We do not own or operate manufacturing facilities for clinical or commercial production of our products. We have limited personnel with experience in drug manufacturing and we lack the resources and the capabilities to manufacture any of our product candidates on a clinical or commercial scale. We outsource all manufacturing and packaging of our preclinical, clinical, and commercial products to third parties. The manufacture of pharmaceutical products requires significant expertise and capital investment, including the development of advanced manufacturing techniques and process controls. Manufacturers of pharmaceutical products often encounter difficulties in production, particularly in scaling up initial production and in maintaining required quality control. These problems include difficulties with production costs and yields and quality control, including stability of the product candidate.

 

We do not currently have any agreements with third-party manufacturers for the long-term commercial supply of any of our development stage product candidates. We may be unable to enter into agreements for commercial supply with third-party manufacturers, or may be unable to do so on acceptable terms. Even if we enter into these agreements, the manufacturers of each product candidate will be single source suppliers to us for a significant period of time.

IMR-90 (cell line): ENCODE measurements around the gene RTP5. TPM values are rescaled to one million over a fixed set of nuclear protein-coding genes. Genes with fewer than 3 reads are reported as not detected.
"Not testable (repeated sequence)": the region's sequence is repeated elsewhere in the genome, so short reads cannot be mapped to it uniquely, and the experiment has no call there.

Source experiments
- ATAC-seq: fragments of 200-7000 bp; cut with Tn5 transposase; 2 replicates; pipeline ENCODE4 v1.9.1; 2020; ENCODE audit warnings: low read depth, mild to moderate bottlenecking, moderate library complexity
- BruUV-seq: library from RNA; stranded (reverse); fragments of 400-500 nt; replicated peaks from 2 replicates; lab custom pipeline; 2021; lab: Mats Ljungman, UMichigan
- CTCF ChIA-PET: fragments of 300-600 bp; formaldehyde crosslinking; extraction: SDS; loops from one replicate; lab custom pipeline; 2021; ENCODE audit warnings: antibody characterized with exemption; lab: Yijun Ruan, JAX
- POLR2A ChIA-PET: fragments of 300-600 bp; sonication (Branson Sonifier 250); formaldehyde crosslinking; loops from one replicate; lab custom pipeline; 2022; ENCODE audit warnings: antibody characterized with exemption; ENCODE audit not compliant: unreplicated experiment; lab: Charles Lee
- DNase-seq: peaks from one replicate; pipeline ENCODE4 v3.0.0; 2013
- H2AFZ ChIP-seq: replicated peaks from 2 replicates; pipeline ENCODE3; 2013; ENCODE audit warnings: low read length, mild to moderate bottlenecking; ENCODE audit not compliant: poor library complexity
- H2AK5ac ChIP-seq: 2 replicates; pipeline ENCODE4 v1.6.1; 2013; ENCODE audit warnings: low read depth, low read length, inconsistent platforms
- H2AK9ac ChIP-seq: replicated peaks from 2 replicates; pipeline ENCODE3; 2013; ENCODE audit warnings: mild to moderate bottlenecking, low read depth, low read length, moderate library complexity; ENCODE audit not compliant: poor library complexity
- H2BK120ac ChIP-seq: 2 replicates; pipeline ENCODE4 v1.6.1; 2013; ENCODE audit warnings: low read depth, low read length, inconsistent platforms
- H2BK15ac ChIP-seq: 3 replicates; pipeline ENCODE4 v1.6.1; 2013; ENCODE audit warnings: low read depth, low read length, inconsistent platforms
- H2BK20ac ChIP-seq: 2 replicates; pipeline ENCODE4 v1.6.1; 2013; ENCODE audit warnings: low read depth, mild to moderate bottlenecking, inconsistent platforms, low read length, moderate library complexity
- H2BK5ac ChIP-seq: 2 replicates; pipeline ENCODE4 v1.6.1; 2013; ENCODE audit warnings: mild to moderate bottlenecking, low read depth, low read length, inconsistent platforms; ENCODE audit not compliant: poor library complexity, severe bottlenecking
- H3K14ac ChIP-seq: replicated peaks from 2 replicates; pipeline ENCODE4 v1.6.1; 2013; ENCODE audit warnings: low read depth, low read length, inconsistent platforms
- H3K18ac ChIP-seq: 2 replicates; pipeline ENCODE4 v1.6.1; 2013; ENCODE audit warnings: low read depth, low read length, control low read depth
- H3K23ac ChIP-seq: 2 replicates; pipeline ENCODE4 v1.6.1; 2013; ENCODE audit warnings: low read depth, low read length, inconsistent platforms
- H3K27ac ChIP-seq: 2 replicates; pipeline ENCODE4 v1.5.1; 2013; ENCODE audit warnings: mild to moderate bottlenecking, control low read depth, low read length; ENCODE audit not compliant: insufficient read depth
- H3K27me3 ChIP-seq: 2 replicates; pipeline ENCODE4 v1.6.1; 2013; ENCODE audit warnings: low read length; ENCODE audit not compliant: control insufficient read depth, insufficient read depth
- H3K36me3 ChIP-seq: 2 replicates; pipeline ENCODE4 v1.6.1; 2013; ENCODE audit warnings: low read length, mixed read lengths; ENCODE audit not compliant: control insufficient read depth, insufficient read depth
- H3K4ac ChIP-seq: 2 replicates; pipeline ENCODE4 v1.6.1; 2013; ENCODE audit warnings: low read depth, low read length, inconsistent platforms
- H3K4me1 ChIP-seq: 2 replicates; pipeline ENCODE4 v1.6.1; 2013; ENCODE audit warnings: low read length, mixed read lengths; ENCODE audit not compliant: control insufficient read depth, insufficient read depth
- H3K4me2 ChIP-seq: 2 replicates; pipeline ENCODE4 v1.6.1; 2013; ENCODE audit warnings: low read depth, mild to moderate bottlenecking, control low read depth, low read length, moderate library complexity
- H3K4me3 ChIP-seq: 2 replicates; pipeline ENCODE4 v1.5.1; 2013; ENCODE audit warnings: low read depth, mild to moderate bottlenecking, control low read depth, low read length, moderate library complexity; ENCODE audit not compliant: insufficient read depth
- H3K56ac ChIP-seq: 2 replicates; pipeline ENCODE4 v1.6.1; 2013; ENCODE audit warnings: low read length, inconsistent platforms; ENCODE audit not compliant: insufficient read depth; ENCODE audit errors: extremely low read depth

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Reliance on third-party manufacturers entails risks to which we may not be subject if we manufactured our product candidates or products ourselves, including:

 

·   reliance on the third party for regulatory compliance and quality assurance;

 

·   limitations on supply availability resulting from capacity and scheduling constraints of the third parties;

 

·   impact on our reputation in the marketplace if manufacturers of our products fail to meet the demands of our customers;

 

·   the possible breach of the manufacturing agreement by the third party because of factors beyond our control; and

 

·   the possible termination or nonrenewal of the agreement by the third party, based on its own business priorities, at a time that is costly or inconvenient for us.